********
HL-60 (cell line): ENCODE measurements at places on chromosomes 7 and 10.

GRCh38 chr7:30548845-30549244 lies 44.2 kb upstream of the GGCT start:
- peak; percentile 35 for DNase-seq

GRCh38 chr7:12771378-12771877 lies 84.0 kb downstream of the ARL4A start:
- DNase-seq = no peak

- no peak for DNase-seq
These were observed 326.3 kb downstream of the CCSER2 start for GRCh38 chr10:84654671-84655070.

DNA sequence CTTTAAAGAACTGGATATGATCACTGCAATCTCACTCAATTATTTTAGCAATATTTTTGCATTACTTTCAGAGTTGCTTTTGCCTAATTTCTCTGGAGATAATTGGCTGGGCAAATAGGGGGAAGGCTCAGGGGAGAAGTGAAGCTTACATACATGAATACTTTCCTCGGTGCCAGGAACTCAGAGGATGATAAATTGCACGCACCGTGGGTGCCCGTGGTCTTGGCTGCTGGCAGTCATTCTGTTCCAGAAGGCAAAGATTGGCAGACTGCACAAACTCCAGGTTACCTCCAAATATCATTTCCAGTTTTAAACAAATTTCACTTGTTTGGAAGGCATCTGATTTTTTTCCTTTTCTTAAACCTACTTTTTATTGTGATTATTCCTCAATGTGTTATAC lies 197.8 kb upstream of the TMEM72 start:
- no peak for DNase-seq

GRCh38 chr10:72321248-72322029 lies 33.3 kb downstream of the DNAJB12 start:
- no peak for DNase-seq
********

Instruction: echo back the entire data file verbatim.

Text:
HL-60 (cell line): ENCODE measurements at places on chromosomes 7 and 10.

GRCh38 chr7:30548845-30549244 lies 44.2 kb upstream of the GGCT start:
- peak; percentile 35 for DNase-seq

GRCh38 chr7:12771378-12771877 lies 84.0 kb downstream of the ARL4A start:
- DNase-seq = no peak

- no peak for DNase-seq
These were observed 326.3 kb downstream of the CCSER2 start for GRCh38 chr10:84654671-84655070.

DNA sequence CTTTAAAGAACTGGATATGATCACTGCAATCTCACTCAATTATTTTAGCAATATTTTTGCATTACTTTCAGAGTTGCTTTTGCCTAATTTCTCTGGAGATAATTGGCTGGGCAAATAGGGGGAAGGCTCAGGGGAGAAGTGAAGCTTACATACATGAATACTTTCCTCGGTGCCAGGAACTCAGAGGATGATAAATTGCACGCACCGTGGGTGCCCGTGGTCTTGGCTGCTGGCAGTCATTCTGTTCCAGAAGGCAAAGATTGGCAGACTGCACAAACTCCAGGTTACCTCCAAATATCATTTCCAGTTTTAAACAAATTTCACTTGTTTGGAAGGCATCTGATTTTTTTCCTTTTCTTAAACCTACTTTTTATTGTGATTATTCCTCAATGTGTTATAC lies 197.8 kb upstream of the TMEM72 start:
- no peak for DNase-seq

GRCh38 chr10:72321248-72322029 lies 33.3 kb downstream of the DNAJB12 start:
- no peak for DNase-seq